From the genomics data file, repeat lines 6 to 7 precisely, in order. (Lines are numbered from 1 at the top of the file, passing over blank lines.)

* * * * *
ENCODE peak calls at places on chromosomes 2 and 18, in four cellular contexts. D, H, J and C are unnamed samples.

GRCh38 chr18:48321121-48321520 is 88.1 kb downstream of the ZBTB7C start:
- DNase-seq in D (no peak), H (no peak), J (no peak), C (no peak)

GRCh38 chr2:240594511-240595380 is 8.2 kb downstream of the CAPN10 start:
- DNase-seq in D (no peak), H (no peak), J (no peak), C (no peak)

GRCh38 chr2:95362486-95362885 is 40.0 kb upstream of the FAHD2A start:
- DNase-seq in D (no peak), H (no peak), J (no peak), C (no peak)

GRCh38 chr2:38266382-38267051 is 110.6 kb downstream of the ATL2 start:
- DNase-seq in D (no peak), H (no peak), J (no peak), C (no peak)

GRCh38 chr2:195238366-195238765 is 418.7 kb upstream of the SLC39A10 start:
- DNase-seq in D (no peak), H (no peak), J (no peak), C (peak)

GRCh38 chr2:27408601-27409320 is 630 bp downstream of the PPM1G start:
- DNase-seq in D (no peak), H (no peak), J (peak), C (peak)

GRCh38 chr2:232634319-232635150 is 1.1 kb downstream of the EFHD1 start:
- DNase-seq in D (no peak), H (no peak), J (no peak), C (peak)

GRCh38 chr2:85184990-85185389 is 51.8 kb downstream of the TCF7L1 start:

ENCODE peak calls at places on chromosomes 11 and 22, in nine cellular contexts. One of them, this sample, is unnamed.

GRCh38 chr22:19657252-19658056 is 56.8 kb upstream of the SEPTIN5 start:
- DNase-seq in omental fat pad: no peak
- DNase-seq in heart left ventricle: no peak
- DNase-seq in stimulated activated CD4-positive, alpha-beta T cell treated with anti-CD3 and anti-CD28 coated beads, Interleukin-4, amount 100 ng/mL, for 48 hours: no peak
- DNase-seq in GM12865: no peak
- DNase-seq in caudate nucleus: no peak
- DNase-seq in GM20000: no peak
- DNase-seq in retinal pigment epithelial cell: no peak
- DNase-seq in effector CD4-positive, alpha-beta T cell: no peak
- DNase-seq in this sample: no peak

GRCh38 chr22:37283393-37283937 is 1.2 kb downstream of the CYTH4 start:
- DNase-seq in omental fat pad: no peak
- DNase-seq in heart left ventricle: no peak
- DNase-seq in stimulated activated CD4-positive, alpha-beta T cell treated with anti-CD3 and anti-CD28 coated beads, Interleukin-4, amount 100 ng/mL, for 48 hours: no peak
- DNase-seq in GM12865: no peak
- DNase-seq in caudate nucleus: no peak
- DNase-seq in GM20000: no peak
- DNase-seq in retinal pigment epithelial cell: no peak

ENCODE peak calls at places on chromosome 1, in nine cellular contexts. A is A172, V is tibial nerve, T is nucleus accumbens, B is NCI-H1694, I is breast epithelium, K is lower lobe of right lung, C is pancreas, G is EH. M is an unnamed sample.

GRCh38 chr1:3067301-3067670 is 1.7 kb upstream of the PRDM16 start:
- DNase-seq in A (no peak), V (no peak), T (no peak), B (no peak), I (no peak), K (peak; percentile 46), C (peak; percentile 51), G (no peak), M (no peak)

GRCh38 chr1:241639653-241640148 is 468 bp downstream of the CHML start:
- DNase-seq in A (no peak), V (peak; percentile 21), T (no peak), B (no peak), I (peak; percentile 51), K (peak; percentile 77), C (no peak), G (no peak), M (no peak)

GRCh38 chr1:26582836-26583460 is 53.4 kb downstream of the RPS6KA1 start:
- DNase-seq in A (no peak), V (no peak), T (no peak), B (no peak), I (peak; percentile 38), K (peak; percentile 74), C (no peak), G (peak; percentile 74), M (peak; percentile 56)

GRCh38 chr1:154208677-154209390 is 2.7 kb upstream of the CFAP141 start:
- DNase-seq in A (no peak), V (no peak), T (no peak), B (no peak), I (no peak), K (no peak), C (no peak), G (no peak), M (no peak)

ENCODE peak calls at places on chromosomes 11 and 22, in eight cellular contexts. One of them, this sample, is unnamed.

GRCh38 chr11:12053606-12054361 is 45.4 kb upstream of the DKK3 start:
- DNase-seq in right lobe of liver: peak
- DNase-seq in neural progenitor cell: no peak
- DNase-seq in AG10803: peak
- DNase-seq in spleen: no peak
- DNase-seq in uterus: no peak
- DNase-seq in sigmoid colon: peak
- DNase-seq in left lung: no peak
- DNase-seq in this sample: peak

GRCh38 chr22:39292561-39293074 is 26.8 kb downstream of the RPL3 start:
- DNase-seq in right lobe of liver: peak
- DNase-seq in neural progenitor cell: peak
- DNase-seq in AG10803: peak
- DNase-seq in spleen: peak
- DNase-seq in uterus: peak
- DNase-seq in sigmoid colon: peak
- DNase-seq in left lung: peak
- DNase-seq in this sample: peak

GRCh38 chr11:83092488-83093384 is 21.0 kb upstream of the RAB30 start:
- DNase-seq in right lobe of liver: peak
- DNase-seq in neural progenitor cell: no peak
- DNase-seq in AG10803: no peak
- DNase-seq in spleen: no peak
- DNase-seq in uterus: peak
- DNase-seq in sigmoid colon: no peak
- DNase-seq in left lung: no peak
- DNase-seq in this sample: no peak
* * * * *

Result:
GRCh38 chr2:95362486-95362885 is 40.0 kb upstream of the FAHD2A start:
- DNase-seq in D (no peak), H (no peak), J (no peak), C (no peak)